Horseplayers who rely on complex methods of handicapping should, by now, have adopted a simple approach toward the Woodward Stakes: bet on the horse ridden by Angel Cordero Jr.

Today, Cordero rode the Woodward winner for a record sixth time and fifth consecutive year, as 6-to-5 favorite Track Barron led from start to finish in defeating Vanlandingham by four lengths in the $334,000 event at Belmont Park.

New York's "fall championship series" offers a $1 million bonus to the horse that wins the Woodward, Marlboro Cup and Jockey Club Gold Cup, and today Track Barron appeared up to the task. He covered the 1 1/8 miles in 1:46 3/5 over a track hit by heavy rain the night before.

Last year, Cordero rode Slew o' Gold to the first fall series sweep.

Track Barron had posted his biggest victory four weeks ago in Saratoga's Whitney Handicap, leading wire to wire. In approaching the Woodward, Track Barron's trainer, Leroy Jolley, said, "I left (tactics) up to Angel." Cordero said, "Track Barron does what he wants to do . . . he's a funny horse."

Left to his own devises, Track Barron dashed from the outside post position to take the lead over five rivals. Vanlandingham (2-1), as expected, challenged on the inside and Bounding Basque (18-1) ran third on the outside.

Those three took a seven-length lead over the rest of the field within the first two furlongs, and it appeared Chief's Crown (9-5), running fourth along the rail, might benefit from the speed duel. But Track Barron was not taxed in running the first quarter mile in 23 1/5 seconds.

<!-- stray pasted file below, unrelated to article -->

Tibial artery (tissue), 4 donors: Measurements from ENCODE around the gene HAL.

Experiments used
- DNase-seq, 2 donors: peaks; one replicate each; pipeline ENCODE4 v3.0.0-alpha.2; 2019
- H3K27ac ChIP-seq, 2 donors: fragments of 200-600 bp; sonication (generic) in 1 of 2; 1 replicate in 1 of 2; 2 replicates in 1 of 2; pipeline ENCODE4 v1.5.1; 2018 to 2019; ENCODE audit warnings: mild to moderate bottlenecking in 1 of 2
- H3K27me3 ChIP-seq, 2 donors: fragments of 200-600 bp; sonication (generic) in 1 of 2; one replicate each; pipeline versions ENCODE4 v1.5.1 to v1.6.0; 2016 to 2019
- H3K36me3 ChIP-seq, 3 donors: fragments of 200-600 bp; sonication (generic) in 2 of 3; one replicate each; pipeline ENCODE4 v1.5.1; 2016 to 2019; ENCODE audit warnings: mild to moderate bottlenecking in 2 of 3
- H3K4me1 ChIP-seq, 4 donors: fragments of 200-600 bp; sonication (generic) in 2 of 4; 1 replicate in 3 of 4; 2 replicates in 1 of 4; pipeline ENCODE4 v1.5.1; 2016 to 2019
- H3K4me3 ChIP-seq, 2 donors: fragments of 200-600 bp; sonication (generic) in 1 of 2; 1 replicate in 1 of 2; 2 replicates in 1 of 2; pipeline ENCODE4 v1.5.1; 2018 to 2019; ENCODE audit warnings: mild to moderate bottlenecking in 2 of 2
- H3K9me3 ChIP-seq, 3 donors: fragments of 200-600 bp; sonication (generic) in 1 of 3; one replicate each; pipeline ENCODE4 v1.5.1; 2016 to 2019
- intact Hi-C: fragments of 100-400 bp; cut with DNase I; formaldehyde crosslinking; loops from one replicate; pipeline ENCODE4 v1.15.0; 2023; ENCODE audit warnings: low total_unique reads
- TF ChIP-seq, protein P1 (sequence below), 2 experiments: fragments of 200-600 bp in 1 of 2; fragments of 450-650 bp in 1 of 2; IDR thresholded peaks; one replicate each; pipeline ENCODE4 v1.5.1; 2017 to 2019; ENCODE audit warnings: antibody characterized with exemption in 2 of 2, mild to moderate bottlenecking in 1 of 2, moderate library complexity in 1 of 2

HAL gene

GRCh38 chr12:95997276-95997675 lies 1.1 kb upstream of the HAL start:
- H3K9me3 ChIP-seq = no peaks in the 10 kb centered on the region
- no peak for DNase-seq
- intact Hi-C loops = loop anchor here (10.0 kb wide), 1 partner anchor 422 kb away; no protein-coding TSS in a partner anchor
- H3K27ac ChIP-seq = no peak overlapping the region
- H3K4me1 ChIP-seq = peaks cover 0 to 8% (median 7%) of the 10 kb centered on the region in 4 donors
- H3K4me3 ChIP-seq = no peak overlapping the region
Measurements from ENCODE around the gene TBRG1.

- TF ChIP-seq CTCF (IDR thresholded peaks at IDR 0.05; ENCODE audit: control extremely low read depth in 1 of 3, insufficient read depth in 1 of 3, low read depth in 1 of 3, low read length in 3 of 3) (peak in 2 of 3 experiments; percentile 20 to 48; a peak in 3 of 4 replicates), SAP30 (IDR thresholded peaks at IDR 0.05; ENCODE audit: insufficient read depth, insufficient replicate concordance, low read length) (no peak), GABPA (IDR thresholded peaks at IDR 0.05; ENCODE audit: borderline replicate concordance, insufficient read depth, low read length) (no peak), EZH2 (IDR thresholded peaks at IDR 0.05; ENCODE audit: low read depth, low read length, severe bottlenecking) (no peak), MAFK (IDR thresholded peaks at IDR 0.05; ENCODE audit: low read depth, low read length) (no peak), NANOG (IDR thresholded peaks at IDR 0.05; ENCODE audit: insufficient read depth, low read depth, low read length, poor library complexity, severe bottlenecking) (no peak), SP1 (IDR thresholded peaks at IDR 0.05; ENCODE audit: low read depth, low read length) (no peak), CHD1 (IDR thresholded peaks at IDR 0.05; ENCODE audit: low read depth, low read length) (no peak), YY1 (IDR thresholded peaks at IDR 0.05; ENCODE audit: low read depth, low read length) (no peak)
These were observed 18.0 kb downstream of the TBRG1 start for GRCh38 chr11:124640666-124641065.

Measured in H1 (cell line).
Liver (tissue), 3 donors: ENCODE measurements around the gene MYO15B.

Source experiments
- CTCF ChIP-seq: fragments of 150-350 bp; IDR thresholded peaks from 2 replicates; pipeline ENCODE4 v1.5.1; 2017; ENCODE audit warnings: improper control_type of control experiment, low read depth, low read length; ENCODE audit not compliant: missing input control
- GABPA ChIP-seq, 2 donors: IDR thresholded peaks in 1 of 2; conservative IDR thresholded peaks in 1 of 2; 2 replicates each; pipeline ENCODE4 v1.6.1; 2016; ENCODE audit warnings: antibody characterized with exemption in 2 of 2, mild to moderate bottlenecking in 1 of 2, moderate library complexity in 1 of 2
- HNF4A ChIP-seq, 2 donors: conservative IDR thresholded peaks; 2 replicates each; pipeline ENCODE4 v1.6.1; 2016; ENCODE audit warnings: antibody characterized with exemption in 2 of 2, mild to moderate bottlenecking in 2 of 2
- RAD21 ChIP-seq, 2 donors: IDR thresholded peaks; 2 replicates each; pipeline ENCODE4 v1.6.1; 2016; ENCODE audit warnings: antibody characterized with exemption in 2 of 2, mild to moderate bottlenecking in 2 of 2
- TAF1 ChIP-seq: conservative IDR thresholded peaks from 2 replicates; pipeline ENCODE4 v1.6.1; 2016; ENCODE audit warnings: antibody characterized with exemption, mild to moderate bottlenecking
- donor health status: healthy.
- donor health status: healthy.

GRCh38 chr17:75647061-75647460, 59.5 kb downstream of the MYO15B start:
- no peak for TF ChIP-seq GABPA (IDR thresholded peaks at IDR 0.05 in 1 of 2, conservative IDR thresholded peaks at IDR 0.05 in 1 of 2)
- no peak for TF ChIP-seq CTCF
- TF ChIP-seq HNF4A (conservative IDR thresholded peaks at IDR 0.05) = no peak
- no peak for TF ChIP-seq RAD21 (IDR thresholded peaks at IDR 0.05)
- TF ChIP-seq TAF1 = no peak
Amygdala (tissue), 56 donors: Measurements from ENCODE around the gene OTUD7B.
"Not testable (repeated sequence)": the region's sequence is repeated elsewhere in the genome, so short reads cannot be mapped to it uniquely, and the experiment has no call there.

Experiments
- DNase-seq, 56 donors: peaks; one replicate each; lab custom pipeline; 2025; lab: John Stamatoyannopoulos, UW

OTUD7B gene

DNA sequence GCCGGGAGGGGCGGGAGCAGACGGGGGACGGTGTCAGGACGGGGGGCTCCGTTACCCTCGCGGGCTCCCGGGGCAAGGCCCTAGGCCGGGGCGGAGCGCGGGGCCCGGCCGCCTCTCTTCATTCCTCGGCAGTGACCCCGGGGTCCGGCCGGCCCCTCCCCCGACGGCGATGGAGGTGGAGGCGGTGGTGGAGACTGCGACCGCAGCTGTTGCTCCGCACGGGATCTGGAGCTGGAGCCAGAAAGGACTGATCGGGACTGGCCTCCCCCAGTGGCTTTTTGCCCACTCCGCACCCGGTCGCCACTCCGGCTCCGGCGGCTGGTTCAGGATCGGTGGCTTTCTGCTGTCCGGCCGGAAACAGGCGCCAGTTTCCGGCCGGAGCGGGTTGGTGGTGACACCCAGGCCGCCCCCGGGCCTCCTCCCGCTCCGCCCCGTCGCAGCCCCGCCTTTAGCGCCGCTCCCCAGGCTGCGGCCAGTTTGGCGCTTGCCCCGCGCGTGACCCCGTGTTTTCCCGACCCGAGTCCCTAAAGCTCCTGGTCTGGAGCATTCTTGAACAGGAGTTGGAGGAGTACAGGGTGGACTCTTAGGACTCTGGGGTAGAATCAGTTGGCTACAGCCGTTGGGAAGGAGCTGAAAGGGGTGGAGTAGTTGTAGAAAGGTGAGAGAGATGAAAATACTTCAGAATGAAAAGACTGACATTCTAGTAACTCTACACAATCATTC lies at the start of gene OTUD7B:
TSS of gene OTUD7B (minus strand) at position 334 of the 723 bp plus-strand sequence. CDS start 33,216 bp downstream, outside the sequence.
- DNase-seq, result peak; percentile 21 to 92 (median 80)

Vanlandingham, ridden by Pat Day, and Bounding Basque (Antonio Graell) remained about a length behind Track Barron entering the turn, where Cordero angled his mount away from the rail. Bounding Basque gained a temporary advantage over Vandlandingham but tired badly with a half-mile to go, as Track Barron increased his advantage to nearly three lengths.

Coming out of the turn, Vanlandingham regained second on the outside but was not gaining on the leader. Laffit Pincay Jr. rallied Chief's Crown along the rail, passing Bounding Basque and running a neck shy of Vanlandingham. But even with a ground-saving effort, Chief's Crown could not take second place.

As Track Barron approached the eighth pole, Cordero took a glance at his pursuers and primarily hand-rode Track Barron to the victory, whipping his mount four times with his right hand. Vanlandingham defeated Chief's Crown by 1 1/2 lengths for second place.

Track Barron earned $200,400 for owner Peter Brant and became thoroughbred racing's latest millionaire, with career earnings of $1,179,674.

"This is the best he's been," said Cordero. "But he's a very peculiar kind of horse. He takes an hour to go to the track in the morning. Good horses are like that."

Three months ago, Cordero lost the opportunity of a $2.6 million payday astride Spend a Buck because of a year-long riding commitment on Track Barron and a share in his breeding rights. Track Barron is two victories shy of making that memory far less painful.